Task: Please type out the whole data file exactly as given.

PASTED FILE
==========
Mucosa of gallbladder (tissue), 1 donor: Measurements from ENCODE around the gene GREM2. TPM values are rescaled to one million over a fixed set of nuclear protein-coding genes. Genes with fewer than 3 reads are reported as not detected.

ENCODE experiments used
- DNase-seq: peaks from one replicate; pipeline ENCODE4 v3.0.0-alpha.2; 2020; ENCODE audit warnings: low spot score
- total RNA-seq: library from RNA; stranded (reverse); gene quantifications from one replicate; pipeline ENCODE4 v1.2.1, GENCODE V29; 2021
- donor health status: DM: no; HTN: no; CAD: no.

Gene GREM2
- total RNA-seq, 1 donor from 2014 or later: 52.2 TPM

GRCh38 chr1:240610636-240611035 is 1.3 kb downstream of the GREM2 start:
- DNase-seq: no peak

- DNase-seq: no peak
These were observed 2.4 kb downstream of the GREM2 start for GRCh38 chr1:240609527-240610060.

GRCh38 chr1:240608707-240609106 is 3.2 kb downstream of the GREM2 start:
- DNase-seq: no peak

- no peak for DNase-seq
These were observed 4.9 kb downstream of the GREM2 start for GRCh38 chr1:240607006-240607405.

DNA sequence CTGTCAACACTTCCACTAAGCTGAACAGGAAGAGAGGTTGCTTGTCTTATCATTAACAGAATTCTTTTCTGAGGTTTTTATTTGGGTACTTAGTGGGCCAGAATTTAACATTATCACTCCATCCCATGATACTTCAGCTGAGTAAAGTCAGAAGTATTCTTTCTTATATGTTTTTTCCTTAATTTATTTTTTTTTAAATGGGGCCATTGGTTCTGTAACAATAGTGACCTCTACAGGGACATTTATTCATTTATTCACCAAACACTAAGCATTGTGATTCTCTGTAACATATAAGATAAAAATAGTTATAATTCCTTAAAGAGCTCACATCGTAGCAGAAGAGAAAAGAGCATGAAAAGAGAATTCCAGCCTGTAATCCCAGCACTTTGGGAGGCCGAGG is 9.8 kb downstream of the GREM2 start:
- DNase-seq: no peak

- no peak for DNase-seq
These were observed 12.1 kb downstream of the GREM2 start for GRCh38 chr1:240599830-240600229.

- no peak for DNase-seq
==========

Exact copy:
Mucosa of gallbladder (tissue), 1 donor: Measurements from ENCODE around the gene GREM2. TPM values are rescaled to one million over a fixed set of nuclear protein-coding genes. Genes with fewer than 3 reads are reported as not detected.

ENCODE experiments used
- DNase-seq: peaks from one replicate; pipeline ENCODE4 v3.0.0-alpha.2; 2020; ENCODE audit warnings: low spot score
- total RNA-seq: library from RNA; stranded (reverse); gene quantifications from one replicate; pipeline ENCODE4 v1.2.1, GENCODE V29; 2021
- donor health status: DM: no; HTN: no; CAD: no.

Gene GREM2
- total RNA-seq, 1 donor from 2014 or later: 52.2 TPM

GRCh38 chr1:240610636-240611035 is 1.3 kb downstream of the GREM2 start:
- DNase-seq: no peak

- DNase-seq: no peak
These were observed 2.4 kb downstream of the GREM2 start for GRCh38 chr1:240609527-240610060.

GRCh38 chr1:240608707-240609106 is 3.2 kb downstream of the GREM2 start:
- DNase-seq: no peak

- no peak for DNase-seq
These were observed 4.9 kb downstream of the GREM2 start for GRCh38 chr1:240607006-240607405.

DNA sequence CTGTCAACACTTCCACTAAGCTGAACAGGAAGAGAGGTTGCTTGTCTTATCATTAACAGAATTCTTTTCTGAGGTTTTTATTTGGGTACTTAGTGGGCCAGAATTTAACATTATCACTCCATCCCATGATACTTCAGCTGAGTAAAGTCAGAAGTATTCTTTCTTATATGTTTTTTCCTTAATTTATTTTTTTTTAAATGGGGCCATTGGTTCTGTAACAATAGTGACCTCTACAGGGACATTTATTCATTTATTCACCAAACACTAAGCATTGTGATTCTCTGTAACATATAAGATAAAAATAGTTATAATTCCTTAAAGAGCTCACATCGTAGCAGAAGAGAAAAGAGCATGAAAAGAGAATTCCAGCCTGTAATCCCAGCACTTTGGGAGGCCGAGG is 9.8 kb downstream of the GREM2 start:
- DNase-seq: no peak

- no peak for DNase-seq
These were observed 12.1 kb downstream of the GREM2 start for GRCh38 chr1:240599830-240600229.

- no peak for DNase-seq